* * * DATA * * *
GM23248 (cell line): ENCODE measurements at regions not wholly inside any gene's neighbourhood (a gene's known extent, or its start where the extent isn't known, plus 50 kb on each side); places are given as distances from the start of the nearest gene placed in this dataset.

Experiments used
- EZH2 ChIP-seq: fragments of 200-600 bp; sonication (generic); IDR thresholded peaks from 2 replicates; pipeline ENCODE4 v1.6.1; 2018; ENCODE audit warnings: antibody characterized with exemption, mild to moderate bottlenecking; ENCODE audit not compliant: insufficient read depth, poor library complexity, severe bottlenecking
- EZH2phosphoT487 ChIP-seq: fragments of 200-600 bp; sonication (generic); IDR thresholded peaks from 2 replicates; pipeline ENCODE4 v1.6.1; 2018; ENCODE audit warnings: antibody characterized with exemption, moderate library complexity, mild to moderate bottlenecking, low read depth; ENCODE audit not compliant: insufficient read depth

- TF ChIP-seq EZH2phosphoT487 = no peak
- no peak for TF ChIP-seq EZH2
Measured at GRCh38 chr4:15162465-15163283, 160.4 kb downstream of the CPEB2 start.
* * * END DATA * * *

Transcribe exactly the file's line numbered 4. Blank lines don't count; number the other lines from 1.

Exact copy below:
- EZH2phosphoT487 ChIP-seq: fragments of 200-600 bp; sonication (generic); IDR thresholded peaks from 2 replicates; pipeline ENCODE4 v1.6.1; 2018; ENCODE audit warnings: antibody characterized with exemption, moderate library complexity, mild to moderate bottlenecking, low read depth; ENCODE audit not compliant: insufficient read depth